I will tell you a secret about Cancerland.  There is solace hidden in it, in many places.  But really hidden, the way the great caricaturist Al Hirschfeld used to hide the word NINA, his daughter’s name, in every one of the thousands of pen-and-ink sketches he drew in the course of the seven or eight decades of his working life.  Everybody knew NINA was there, but finding those few squiggles in a Hirschfeld sketch, which was anyway all swoops and serifs and minims, was a tricky business, as he meant it to be.

So it is with the solace hidden in Cancerland.  Pretty often, you can be staring right at it and just not see it.

The other day, for instance, with my friend Cate, I spent a couple of hours at the Central Park Zoo, strolling in the sunshine and taking in the sights.  There is a great deal of visible solace at the Zoo, of course.  In the Rain Forest pavilion, for example, where there is wild tropical traffic overhead from branch to branch and tree to tree, gorgeous birds push astounding beaks or pull astounding tails back and forth through the air.   And down below, in the rich, most soil, things you take at first to be gnarled branches suddenly sprout legs and fishtail quick as a flash off into the underbrush.

But there was something I didn’t notice until late in the visit.

The waist-high plexiglass panels that let you stand as close as possible to the zoo’s roofed-over patches of jungle without actually walking into them are emblazoned with passages of poetry.  The panels are clear, the letters applied to them are shadow-colored, small, elegant.  You really don’t see them right away.

I stepped back at one point, trying to track one of those scuttling branch-like creatures , and my eyes shifted focus from the rain forest floor to the plexiglass in front of it.  On the glass was a poem, originally written in the Fifteenth Century, in the Nahuatl language of the Aztecs, by a poet-king named Nezahualcoyotl, “Coyote Who Fasts.”   This is what Fasting Coyote wrote.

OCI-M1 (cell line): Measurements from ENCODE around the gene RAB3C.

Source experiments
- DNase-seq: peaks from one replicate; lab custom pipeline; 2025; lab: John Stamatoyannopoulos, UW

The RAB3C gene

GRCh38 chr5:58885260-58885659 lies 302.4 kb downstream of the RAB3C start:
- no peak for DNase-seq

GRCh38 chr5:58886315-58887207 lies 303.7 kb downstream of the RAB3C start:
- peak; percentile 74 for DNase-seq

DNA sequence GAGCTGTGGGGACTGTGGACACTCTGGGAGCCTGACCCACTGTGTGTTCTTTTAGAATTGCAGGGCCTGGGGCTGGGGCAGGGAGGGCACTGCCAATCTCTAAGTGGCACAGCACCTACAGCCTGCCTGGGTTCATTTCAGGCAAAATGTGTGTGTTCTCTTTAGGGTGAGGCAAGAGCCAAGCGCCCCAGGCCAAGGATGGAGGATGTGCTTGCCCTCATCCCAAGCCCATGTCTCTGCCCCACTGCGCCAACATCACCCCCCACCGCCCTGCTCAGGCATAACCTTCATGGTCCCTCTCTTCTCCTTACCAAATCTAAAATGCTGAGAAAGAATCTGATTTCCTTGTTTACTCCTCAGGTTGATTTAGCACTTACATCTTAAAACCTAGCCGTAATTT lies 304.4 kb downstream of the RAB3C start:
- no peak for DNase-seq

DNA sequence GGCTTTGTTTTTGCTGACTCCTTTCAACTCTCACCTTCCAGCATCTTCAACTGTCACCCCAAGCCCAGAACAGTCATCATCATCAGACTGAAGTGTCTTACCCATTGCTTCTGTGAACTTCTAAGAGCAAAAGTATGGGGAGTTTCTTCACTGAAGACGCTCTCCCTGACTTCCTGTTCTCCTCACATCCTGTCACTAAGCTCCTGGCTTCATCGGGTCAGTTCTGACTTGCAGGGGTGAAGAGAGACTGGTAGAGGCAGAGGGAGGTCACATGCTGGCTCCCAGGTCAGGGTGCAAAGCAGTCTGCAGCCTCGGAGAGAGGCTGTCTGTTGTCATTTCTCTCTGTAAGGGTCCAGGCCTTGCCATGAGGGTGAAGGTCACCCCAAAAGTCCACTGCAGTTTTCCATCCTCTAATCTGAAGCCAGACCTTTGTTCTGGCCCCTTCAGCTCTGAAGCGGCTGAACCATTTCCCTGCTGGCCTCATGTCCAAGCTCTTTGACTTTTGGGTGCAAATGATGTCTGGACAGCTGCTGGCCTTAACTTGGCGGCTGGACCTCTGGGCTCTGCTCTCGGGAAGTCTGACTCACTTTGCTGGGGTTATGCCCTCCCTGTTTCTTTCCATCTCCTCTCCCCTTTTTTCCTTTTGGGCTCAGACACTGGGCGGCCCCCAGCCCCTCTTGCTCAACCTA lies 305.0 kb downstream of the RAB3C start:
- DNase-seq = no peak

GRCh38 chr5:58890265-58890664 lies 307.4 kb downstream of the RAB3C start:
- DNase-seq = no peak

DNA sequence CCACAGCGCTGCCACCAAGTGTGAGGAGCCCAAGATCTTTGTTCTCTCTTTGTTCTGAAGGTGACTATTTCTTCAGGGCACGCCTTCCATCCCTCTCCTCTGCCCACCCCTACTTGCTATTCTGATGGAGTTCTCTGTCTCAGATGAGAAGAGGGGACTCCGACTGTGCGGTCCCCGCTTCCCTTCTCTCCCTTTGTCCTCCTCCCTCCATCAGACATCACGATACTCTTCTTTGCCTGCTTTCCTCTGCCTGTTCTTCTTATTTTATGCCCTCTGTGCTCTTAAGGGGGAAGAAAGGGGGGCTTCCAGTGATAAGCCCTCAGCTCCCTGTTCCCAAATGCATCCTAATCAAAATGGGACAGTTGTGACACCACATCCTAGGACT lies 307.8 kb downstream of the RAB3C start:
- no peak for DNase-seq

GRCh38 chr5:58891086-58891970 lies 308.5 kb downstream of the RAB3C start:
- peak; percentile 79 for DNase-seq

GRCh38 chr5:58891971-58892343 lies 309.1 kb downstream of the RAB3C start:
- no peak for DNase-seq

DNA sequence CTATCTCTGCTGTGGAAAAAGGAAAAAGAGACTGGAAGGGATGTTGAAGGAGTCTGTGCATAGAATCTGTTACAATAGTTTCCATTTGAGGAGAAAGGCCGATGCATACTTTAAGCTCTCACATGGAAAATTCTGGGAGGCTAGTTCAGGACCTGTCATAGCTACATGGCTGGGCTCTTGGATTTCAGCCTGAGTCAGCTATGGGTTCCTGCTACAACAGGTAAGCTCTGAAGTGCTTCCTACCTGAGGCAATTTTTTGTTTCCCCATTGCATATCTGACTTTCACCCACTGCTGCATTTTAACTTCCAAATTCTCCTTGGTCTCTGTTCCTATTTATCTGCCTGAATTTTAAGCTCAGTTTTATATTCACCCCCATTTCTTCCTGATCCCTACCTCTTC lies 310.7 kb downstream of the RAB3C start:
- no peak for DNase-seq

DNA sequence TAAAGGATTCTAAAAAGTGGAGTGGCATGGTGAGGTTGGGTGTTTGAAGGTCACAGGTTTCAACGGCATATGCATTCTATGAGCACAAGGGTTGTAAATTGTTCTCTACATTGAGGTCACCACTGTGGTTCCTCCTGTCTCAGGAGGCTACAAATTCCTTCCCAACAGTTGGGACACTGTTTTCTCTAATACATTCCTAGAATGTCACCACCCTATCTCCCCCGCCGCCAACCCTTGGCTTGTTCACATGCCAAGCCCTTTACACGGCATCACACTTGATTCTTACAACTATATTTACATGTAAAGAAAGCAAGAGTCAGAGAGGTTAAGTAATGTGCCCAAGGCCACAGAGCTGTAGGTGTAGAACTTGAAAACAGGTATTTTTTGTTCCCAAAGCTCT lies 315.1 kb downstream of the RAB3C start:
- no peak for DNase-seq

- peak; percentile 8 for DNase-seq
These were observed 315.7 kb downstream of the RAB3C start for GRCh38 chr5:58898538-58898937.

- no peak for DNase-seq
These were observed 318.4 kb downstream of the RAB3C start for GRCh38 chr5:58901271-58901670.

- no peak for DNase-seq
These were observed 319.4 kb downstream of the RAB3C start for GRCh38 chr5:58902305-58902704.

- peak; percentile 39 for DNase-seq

Could it be true that we live on earth?

On earth forever?

Just one brief instant here.

Even the finest stones begin to split,

even gold is tarnished,

even precious bird-plumes

shrivel like a cough.

Just one brief instant here.

Look what the man understand, all those ages of the world ago.   The Romans understood it too, a thousand years before Fasting Coyote, and the Greeks a thousand years before the Romans, and the Egyptians a thousand years before the Greeks.

There is solace in what the wisest of us have always understood.  It’s just that we don’t see it most of the time.

Just one brief instant here.

Published in: on March 20, 2010 at 1:47 am  Comments (1)  

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One CommentLeave a comment


    L love we show one another
    O optimistic thinking
    S support for everyone
    T Trust

    S survivor support
    O opitulation
    L life is given back
    A abetment
    C caringness
    E encouragement

    Sometimes we just misplace our solace?

    Wonderful post, Peter. I enjoy the Zoo.

    Hey…..Did you wear your new hat?

    Hugs and blessings;


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